Posner’s focus is on the Intelligence Reform and Terrorism Prevention Act of 2004. The act is based on the 9/11 Commission’s analysis and was signed into law by President Bush on 17 December 2004. Judge Posner’s thesis draws into question both the soundness of the commission’s analysis and the Intelligence Reform Act itself—the implication being that “the organization” was to blame for the faulty analysis.

The author’s concern is that a top-heavy, Rube Goldberg-style reorganization may increase rather than reduce the dangers that face us. He reviews the effects of the legislative action to “see how that action so far altered the commission’s recommendations as to leave the issue of the organization of the intelligence system in considerable flux.”

Posner argues that “surprise attacks follow a pattern,” and that the 9/11 attacks conformed to it. He notes that although all surprise attacks cannot reliably be prevented, some can be, others can be deterred, and the worst consequences of those that do occur can be mitigated—for example, by stocking vaccines in anticipation of a possible bioterrorist attack that may not be preventable. This reviewer agrees, and would note from personal experience that if you detect the first elements of the enemy’s pattern and act accordingly, the enemy may very well detect your actions— with the result that the attack does not occur at the time and place or in the manner the enemy originally intended.

Judge Posner’s notes on the “Principles of Intelligence and Principles of Organization” should be read and studied. He emphasizes that one can expect intelligence officers to protect their jobs by exhibiting several types of behavior. He lists and discusses these behaviors—which he calls careerist—and considers that they are largely not conscious. Posner believes that “the failure to anticipate the 9/11 attacks does not seem attributable to the way in which the US intelligence system is organized; nor have the subsequent chapters uncovered evidence that organization was the culprit.”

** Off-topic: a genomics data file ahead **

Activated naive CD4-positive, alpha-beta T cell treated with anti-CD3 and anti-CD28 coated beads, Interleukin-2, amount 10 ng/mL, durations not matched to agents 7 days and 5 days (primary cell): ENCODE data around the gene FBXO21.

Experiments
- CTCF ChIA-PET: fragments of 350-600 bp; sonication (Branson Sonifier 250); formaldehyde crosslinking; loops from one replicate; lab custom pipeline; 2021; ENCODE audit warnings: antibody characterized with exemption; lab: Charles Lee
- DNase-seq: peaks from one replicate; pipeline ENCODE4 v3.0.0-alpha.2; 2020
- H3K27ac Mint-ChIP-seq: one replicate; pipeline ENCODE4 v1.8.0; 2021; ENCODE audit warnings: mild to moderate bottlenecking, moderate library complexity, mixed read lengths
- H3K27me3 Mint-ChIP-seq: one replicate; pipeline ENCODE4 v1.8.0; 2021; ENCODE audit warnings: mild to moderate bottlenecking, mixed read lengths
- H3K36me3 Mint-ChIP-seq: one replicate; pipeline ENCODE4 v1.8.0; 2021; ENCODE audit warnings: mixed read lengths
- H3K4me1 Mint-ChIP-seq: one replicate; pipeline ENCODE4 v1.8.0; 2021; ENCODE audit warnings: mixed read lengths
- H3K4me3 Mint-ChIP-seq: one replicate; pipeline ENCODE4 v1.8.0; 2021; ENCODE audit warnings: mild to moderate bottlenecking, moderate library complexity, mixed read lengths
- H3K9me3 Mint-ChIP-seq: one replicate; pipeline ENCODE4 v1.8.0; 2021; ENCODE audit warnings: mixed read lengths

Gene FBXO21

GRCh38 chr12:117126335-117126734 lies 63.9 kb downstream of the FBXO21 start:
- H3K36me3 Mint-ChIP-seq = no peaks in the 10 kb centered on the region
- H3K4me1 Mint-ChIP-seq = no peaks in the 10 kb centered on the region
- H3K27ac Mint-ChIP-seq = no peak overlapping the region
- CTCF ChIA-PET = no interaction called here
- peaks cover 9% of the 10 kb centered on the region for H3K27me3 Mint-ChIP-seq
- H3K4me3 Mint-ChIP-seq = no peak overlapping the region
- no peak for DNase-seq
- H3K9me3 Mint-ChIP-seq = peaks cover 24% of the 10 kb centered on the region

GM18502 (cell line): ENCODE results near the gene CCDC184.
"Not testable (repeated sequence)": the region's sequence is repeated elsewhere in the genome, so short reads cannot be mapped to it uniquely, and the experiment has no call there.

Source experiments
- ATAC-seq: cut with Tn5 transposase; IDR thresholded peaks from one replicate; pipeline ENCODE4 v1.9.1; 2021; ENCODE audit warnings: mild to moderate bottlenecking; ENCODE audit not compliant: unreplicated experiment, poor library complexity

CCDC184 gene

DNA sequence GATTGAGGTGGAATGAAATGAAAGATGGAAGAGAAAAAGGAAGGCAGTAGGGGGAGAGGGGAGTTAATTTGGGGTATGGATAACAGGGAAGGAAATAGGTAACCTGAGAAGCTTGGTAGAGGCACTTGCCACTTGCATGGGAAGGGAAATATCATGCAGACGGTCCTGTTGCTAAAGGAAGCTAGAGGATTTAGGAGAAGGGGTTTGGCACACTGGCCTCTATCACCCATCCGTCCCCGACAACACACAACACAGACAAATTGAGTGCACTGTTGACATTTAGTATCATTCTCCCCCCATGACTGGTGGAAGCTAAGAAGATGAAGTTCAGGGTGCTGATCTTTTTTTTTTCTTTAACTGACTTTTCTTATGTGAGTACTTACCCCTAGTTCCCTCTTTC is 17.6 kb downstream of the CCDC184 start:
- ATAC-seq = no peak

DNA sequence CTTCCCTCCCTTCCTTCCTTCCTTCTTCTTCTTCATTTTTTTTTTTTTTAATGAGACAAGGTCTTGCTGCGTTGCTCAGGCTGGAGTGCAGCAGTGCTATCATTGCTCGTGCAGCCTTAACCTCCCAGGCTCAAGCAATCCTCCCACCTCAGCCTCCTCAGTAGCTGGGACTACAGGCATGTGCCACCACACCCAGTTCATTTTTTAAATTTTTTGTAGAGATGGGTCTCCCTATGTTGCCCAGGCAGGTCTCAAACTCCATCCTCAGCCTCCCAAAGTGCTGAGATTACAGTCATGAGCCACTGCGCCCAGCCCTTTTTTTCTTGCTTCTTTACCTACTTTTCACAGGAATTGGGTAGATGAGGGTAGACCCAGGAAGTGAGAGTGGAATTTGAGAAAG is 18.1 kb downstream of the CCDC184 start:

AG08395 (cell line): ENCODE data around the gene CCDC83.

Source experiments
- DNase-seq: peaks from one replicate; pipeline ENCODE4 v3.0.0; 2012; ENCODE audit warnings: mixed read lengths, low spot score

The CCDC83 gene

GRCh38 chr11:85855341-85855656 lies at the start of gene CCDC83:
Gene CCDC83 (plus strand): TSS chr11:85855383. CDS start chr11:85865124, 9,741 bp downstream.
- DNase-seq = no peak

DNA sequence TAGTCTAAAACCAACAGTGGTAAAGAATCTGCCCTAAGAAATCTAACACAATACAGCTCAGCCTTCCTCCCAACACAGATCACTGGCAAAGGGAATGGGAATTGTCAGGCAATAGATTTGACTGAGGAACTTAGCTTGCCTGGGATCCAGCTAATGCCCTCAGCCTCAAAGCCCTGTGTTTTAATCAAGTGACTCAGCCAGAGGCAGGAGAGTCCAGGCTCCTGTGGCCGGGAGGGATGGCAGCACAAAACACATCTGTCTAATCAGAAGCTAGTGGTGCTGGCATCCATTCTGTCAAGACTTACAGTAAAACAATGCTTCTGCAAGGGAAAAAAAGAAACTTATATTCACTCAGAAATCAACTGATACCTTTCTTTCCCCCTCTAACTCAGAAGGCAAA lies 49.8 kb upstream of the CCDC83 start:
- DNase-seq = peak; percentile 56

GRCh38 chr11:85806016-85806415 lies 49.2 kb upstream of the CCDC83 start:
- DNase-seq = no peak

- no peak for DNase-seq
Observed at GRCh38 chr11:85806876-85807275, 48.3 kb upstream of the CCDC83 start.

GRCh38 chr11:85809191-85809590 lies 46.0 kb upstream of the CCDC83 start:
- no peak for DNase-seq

The author’s last chapter is titled “Lessons from the Organization of Intelligence in Other Countries.” An alternate title for this chapter might well be “A Domestic Intelligence Service Outside the FBI,” for indeed this is the chapter’s theme. As Judge Posner notes in the final paragraph: “In summary, the 9/11 Commission and the congressional followers were too hasty in rejecting out of hand the idea of creating a domestic intelligence service outside the FBI.” He states: “All I can say—but this with some confidence—is that the question merits a fuller airing than


Congress or the 9/11 Commission gave it in the deliberations that resulted in the Intelligence Reform Act.”

As he states in his conclusion, Judge Posner’s effort has been “to evaluate, in the light of logic and common sense plus the publicly available materials bearing on the issues, the case made by the 9/11 Commission and other proponents of reorganizing the system so as to centralize control more than has been the tradition.” This reviewer agrees with his comment that he has “found the case to be unconvincing; indeed, it has barely been made, whether in the commission’s report or elsewhere.”